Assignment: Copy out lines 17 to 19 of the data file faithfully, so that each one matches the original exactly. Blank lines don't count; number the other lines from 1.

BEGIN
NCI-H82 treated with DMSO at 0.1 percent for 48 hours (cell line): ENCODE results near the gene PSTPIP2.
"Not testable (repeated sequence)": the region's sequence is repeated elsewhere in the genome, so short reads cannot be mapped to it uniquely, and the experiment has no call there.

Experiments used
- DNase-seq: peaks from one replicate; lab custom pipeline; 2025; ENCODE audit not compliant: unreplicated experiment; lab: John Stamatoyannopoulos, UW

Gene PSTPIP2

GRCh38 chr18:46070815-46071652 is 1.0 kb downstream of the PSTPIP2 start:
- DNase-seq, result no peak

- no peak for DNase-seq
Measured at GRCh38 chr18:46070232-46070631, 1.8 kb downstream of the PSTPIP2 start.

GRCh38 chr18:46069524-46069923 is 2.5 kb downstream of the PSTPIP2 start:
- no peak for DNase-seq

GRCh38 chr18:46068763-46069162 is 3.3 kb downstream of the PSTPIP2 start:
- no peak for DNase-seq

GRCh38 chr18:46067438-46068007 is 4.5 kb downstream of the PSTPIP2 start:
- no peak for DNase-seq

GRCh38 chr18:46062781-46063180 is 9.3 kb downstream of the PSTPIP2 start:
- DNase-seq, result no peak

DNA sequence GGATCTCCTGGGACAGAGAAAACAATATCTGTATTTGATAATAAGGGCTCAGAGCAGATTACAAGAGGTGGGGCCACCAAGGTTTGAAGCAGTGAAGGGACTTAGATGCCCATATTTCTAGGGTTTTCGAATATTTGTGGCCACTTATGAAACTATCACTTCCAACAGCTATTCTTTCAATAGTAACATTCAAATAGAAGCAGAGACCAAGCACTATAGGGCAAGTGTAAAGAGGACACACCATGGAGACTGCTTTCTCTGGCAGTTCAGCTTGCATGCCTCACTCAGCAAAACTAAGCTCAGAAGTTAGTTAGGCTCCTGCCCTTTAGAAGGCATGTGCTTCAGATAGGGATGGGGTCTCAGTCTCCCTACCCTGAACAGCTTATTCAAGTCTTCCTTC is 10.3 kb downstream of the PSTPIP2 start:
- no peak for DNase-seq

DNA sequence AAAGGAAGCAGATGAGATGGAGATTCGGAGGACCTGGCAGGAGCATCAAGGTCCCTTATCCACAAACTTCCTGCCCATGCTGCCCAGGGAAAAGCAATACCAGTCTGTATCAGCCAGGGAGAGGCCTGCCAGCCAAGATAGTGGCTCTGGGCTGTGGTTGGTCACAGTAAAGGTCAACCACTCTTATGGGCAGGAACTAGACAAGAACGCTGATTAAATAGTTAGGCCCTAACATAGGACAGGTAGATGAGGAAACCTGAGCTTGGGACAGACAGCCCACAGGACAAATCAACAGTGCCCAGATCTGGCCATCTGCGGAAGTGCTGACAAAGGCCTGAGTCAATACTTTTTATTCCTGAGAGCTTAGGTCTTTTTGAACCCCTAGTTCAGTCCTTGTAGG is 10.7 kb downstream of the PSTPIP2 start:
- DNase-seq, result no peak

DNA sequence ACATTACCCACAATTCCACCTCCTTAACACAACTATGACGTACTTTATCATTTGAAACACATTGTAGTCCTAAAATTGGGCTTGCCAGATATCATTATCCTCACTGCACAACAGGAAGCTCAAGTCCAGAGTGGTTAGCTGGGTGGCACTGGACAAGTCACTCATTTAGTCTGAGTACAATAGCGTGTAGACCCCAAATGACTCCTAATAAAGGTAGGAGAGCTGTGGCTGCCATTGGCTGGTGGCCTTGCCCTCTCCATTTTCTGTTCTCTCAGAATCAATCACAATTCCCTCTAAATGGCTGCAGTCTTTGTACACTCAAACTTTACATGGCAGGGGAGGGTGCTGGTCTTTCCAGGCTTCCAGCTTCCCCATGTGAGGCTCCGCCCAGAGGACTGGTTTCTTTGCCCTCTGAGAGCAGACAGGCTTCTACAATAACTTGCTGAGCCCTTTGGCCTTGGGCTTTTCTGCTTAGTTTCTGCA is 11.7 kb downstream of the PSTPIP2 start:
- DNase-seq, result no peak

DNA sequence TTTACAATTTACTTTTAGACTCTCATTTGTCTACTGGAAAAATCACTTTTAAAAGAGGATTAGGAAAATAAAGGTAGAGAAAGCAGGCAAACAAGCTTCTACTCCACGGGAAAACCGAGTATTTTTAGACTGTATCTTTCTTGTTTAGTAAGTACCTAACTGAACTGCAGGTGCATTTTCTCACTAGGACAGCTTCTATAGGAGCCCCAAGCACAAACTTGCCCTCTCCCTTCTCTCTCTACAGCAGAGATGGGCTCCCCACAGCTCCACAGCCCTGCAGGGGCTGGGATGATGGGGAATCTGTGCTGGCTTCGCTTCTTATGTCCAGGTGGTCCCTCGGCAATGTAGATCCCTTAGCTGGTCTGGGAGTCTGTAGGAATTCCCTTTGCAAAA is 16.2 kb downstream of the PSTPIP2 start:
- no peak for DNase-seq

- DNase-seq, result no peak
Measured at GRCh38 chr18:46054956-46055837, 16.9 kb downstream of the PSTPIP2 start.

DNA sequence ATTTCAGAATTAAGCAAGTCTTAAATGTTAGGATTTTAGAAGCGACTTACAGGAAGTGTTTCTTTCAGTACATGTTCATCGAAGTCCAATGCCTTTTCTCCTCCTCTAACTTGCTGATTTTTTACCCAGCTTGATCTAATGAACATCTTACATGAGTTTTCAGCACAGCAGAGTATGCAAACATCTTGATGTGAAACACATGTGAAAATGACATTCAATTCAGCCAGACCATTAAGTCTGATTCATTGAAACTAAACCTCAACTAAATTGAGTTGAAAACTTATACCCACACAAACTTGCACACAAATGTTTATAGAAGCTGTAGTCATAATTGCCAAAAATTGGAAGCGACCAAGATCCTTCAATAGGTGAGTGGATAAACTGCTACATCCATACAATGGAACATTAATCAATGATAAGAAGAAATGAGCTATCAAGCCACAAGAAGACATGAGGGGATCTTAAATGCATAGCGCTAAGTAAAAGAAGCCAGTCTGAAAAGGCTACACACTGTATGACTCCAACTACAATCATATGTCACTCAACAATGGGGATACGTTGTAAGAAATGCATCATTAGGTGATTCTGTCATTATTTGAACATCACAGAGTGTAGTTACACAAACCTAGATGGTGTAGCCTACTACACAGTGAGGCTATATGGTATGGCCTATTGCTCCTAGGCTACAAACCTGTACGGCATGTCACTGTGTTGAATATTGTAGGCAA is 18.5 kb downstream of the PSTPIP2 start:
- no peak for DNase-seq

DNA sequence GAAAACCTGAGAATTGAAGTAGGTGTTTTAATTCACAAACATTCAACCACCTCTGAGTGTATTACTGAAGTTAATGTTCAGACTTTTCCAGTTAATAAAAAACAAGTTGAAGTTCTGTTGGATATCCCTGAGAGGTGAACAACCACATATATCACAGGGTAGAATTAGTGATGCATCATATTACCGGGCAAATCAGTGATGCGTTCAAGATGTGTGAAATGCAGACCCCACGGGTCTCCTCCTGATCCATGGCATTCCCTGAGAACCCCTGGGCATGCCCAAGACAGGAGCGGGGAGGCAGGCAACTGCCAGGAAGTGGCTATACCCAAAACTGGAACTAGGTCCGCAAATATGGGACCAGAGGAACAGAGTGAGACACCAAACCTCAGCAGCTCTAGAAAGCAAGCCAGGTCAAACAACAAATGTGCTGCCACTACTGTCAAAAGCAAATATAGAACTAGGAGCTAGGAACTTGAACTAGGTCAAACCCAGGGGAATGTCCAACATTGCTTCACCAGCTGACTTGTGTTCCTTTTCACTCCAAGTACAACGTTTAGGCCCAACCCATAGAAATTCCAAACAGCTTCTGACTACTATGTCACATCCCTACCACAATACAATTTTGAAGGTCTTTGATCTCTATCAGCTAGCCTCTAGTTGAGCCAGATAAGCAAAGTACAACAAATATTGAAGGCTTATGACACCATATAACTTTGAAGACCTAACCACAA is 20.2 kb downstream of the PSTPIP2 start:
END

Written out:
- DNase-seq, result no peak

DNA sequence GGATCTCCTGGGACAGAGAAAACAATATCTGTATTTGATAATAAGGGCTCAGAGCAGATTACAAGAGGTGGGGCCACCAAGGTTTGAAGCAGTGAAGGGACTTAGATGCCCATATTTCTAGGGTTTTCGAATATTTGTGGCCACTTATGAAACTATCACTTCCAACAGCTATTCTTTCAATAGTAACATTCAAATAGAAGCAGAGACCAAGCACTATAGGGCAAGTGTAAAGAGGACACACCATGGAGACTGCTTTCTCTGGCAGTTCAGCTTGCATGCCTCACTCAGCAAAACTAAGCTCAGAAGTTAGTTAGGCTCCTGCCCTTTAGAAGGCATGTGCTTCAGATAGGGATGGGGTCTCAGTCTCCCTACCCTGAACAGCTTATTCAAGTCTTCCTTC is 10.3 kb downstream of the PSTPIP2 start:
- no peak for DNase-seq